Schröter, Dr. Herman: The History and Fate of the Jews of Essen: A Memorial book to fellow Jewish citizens of the city of Essen, page 9 (1984) published by the Alte Synagogoe of Essen, and translation arranged by Richard Hirschland. See Resources.
According to Vicki Koppel, Gaby’s granddaughter, Gaby, her husband Erich, and her newborn daughter Irene first tried to leave Germany by train in late 1937-early 1938, not long after Irene’s birth. This first try failed, with the train screeching to a halt, baby Irene rolling off her mother’s lap, and the German police confiscating their passports, even though the family had appropriate exit documents. It was all Gaby could do to hold herself together. Vicki remembers Gaby saying “I didn’t lose control, because I couldn’t lose control. It wasn’t possible.” A few months later,
Irene was sent to safety in Switzerland, where her brother Michael had been sent earlier.
Gaby recalled that after this failed attempt to leave Germany, Erich and Kurt Grunebaum went to the new owners of the bank, and threatened them. (Apparently, the Hamburg branch sold earlier than the main office.) As Gaby said, they had told the new owners that “it could be very embarrassing for the bank if the Hirschlands did not make it out of Germany.” The new owners were sympathetic. They were friends and colleagues of the Hirschlands, and embarrassed enough to have been part of this takeover.
The police returned the passports, and sometime later, a second attempt was made to leave by train, this time with documents to exit Germany and to enter the Netherlands, every document dearly bought. Vicki reported that this second time, her grandparents were allowed to leave Germany, but were turned away at the Dutch border. Relations between Germany and the Netherlands were not easy at the time, and the Dutch did not want to let these Jews through their country.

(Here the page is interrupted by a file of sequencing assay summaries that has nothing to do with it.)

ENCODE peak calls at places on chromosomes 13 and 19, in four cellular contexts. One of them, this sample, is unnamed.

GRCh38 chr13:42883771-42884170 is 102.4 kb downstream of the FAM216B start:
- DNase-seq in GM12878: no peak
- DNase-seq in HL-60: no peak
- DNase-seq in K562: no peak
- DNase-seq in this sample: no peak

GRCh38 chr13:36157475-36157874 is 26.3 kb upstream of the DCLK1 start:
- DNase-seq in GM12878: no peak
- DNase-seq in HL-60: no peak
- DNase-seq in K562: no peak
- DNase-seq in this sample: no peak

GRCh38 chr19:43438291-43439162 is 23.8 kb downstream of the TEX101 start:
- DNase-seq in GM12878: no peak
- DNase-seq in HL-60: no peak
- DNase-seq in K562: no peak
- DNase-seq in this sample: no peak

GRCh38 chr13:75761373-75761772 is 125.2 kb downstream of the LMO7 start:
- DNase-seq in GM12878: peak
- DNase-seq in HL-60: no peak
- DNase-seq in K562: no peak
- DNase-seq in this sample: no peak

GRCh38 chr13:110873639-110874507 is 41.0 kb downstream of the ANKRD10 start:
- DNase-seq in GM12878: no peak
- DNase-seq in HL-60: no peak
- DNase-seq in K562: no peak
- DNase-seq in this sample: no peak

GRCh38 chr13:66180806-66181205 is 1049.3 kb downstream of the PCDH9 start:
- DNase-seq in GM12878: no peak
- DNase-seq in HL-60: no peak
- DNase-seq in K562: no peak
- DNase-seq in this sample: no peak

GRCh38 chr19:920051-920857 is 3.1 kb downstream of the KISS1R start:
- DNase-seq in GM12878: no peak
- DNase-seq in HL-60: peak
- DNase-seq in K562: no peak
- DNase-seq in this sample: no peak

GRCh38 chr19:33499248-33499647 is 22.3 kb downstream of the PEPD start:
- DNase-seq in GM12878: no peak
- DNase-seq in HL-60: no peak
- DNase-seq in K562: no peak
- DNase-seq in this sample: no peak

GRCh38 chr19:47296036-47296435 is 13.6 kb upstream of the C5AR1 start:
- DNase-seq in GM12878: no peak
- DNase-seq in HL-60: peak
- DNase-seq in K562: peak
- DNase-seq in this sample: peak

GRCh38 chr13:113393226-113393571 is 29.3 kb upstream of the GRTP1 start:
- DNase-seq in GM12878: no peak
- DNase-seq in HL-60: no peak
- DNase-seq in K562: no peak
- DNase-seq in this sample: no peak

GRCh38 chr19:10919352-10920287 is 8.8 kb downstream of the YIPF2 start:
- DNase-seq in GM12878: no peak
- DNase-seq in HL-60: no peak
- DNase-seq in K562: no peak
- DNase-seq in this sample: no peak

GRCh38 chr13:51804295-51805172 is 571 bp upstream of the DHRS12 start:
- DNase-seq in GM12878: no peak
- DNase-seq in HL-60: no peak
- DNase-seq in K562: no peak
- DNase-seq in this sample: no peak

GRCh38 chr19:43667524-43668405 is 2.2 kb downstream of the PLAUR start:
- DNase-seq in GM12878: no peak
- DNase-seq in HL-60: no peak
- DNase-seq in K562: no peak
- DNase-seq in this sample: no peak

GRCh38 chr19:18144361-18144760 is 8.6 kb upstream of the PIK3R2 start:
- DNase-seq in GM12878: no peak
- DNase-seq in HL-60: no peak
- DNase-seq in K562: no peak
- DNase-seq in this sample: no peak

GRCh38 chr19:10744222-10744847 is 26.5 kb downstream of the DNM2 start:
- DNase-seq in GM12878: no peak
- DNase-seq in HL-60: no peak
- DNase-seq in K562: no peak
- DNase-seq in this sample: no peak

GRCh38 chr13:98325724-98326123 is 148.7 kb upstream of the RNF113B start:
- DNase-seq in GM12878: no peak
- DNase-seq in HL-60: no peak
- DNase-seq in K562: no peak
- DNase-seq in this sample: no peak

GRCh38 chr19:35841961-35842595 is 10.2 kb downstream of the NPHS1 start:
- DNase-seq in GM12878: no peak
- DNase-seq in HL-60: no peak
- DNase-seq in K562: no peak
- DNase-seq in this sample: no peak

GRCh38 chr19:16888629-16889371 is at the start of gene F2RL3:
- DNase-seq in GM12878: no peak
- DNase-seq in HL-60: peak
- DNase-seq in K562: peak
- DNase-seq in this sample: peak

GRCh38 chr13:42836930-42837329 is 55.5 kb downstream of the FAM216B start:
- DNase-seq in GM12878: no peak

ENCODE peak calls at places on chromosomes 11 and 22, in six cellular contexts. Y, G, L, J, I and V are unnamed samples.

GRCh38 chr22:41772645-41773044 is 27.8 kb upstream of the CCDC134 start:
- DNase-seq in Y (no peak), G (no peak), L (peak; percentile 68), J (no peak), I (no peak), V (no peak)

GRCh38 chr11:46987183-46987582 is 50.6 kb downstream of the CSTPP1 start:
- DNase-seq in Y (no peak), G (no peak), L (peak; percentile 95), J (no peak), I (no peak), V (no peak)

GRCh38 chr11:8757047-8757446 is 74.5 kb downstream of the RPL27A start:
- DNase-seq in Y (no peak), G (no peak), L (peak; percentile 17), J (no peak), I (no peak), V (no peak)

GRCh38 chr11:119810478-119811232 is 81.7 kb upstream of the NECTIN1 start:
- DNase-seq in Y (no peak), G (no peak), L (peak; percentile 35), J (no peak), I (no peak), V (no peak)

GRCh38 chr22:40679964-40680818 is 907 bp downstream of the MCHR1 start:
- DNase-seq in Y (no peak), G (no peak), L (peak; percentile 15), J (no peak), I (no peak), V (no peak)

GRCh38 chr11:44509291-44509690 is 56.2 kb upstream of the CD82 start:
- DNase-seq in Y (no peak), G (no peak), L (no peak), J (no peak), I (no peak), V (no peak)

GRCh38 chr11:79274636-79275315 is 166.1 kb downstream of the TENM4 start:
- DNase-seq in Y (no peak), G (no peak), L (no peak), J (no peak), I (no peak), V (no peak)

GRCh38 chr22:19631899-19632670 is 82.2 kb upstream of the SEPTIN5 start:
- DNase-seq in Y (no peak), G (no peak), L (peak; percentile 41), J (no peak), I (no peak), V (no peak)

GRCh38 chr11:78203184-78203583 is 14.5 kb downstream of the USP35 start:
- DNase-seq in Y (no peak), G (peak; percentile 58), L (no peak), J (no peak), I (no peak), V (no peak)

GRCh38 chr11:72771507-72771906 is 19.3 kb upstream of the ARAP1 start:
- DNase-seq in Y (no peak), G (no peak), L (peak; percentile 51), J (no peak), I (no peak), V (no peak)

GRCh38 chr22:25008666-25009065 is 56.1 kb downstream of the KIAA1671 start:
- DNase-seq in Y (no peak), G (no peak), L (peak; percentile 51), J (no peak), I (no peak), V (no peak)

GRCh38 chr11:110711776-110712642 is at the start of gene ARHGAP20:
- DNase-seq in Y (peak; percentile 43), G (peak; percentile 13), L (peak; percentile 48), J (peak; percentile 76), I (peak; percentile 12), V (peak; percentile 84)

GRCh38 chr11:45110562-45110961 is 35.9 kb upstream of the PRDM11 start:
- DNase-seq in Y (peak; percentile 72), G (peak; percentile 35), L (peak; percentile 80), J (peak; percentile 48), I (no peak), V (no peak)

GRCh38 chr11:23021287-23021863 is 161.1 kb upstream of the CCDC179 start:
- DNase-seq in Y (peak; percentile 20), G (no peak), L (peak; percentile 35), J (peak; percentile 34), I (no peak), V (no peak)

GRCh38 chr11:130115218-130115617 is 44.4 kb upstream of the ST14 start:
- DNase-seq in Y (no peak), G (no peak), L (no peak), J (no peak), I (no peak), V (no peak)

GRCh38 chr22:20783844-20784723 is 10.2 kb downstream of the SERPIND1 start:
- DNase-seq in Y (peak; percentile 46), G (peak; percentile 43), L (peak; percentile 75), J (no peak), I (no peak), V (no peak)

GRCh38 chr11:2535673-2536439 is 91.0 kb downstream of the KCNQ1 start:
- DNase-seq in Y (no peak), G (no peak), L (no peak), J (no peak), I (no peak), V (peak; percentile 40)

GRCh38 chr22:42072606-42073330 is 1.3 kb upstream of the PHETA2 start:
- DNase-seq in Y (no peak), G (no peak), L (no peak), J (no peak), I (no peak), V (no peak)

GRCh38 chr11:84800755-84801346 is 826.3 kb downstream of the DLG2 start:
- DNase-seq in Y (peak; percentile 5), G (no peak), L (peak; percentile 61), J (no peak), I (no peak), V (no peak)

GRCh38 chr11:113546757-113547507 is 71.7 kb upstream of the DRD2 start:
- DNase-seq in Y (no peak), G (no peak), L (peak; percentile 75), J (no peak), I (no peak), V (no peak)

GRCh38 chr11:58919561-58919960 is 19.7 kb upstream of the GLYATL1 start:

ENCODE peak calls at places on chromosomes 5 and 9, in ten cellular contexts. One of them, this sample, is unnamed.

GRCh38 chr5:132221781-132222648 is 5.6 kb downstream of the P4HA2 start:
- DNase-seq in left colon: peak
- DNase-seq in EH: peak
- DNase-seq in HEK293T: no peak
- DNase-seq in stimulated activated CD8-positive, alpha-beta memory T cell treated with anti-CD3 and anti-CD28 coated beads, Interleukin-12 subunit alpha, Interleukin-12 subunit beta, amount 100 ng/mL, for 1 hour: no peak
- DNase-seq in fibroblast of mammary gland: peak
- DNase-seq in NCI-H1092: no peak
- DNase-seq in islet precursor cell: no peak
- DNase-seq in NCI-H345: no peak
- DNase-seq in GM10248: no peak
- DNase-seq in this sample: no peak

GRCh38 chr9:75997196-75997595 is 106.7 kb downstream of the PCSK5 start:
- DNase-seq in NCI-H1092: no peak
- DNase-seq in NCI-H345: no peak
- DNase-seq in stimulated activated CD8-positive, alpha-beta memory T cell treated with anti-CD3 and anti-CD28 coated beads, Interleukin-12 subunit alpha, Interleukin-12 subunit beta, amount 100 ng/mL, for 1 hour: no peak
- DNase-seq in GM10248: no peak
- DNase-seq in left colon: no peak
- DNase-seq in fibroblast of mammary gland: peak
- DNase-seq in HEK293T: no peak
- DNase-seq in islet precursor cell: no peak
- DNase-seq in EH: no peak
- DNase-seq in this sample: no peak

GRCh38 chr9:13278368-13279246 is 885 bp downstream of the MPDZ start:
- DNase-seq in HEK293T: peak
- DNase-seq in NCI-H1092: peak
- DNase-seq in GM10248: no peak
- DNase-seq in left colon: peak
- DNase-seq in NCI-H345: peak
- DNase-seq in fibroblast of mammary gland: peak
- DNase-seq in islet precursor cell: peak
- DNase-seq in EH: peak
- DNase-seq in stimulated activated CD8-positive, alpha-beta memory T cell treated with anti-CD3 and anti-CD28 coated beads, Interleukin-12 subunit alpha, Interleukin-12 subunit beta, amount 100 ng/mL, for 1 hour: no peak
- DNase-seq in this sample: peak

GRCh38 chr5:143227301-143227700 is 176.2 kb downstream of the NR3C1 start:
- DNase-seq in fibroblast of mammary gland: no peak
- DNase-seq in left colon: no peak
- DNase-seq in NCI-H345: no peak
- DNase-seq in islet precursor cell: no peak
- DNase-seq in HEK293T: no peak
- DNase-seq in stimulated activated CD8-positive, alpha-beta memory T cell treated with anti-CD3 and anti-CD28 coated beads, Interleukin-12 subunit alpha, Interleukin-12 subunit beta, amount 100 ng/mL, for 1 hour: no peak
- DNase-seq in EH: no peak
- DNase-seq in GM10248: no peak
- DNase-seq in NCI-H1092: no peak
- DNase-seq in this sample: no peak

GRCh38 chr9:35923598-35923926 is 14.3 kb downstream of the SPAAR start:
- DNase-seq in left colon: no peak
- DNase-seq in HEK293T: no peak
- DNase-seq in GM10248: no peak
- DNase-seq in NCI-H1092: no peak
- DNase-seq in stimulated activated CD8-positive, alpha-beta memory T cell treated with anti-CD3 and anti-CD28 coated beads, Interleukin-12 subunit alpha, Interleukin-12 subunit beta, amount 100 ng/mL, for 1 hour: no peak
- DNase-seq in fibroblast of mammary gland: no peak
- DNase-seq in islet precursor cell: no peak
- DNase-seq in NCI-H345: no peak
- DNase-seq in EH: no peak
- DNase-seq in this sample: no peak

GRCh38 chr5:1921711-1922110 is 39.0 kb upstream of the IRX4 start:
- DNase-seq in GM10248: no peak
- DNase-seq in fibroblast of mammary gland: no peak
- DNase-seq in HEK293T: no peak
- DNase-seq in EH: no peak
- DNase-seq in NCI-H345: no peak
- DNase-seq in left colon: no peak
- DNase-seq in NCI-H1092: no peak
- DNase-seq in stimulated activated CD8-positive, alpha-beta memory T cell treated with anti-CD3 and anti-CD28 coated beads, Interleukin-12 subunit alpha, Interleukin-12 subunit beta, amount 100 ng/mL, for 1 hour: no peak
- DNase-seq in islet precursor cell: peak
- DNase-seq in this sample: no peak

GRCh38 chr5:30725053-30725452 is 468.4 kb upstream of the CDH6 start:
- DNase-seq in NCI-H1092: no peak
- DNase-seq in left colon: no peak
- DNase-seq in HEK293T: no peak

Vicki told me that the forced sale (“Aryanization”) of the Simon Hirschland Bank in Essen was completed shortly before the High Holidays in 1938. “Because of the Holidays, the uncles and aunts didn’t consider packing or doing anything to get ready to leave,” according to Vicki. “They should have been running for their lives.” My grandfather, Franz, had frequently urged his siblings to leave Germany, but they had not thought there was any need to so do.
It is uncertain when Gaby and her family made their third, and successful, effort to leave Germany. Aunt Gaby told my family about the fears brought about by Kristallnacht, then having to leave suddenly, and with almost nothing. Vicki said that the third exit attempt was made by plane, accompanied by a lawyer, Kurt Grunebaum, and some other family members. Additional documents has been procured, and the lawyer was there to use them to get the family out of the country and into trhe next.
At the same time, family members in Essen were also making their exits. However, before leaving Uncle Georg obtained paperwork from the Essen police granting him and his family the right to return to Germany at any time. Vicki recalls her grandmother telling her, that even as the Hirschlands were fleeing, and in an airport, some of them were having business meetings with others about Simon Hirschland Bank business. Kurt Hirschland (one of the bank’s owners), stayed behind to tie up some loose ends and Kurt spent the war in the protection of a Swiss sanitarium. Some have said that he had a breakdown, not hard to believe given the circumstances, but Gaby insisted that it had just been a safe place for him to stay.